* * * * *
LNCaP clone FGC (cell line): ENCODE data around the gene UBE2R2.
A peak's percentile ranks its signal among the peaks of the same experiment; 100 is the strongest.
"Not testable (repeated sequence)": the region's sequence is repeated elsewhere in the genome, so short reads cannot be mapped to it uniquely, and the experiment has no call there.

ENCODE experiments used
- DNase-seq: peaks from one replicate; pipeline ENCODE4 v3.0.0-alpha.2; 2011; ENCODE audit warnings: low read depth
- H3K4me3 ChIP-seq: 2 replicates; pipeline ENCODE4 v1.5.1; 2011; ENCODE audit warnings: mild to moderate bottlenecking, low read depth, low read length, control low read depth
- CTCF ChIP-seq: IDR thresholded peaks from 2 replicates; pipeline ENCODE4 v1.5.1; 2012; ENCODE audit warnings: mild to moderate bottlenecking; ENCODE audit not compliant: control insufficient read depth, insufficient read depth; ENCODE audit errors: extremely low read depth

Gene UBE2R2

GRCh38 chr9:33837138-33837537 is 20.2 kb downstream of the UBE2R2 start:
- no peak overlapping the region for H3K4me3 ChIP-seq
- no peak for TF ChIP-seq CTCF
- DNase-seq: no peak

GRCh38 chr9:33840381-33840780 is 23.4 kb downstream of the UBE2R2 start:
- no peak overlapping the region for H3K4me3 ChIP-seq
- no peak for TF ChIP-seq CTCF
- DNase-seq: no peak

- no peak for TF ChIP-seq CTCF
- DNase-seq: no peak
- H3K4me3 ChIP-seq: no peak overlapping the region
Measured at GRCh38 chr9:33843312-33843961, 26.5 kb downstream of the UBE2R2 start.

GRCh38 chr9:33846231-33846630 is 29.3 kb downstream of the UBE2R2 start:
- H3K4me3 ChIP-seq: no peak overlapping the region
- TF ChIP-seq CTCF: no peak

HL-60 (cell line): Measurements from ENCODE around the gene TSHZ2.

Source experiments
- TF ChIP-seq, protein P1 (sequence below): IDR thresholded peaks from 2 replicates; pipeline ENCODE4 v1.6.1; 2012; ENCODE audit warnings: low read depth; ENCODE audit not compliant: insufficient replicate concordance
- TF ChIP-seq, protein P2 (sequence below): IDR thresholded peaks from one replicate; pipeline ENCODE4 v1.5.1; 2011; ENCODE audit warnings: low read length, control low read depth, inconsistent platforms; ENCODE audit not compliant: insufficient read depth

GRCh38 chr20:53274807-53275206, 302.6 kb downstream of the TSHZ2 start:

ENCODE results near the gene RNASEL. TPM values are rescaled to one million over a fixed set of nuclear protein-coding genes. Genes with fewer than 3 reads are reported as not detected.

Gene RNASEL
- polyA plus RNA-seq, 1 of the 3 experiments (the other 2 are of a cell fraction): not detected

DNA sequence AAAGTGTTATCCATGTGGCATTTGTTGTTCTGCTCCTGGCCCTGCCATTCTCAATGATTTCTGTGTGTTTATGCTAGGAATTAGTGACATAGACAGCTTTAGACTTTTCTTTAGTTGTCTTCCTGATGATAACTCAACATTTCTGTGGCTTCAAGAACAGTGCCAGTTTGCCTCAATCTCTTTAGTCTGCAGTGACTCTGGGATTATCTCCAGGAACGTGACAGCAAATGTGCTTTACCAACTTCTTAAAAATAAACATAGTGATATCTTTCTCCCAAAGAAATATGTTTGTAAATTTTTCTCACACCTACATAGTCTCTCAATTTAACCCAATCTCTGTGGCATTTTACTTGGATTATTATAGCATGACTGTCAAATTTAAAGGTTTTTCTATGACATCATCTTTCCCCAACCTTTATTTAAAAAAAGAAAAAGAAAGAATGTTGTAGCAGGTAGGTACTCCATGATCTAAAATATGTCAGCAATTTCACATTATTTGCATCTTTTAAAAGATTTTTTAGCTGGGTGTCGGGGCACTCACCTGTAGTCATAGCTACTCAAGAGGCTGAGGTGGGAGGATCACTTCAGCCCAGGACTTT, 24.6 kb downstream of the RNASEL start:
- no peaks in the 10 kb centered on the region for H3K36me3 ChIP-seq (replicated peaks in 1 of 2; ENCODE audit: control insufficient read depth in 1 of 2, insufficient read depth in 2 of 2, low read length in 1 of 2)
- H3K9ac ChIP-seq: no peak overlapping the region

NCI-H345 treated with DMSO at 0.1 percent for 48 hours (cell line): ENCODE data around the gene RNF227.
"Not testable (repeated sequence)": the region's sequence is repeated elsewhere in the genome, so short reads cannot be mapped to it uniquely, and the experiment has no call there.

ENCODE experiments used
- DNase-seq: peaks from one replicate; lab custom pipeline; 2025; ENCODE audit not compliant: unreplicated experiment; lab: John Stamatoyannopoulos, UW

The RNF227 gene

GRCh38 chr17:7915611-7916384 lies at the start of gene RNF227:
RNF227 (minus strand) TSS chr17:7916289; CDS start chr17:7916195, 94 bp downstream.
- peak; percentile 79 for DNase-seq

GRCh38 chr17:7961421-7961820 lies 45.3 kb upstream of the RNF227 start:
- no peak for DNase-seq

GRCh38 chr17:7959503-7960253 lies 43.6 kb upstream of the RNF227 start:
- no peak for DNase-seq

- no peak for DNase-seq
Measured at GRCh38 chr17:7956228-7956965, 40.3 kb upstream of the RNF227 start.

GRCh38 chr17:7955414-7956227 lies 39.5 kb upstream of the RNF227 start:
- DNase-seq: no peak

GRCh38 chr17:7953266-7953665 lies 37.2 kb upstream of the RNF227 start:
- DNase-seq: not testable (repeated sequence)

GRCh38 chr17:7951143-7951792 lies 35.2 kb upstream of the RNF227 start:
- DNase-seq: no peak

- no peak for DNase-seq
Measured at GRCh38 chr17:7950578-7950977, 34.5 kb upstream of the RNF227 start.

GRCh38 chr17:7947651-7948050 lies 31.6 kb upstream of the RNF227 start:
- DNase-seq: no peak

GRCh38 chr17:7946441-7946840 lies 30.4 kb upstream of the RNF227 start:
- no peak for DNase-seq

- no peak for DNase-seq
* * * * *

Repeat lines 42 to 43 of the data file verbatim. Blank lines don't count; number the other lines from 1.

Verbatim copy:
- peak; percentile 79 for DNase-seq

GRCh38 chr17:7961421-7961820 lies 45.3 kb upstream of the RNF227 start: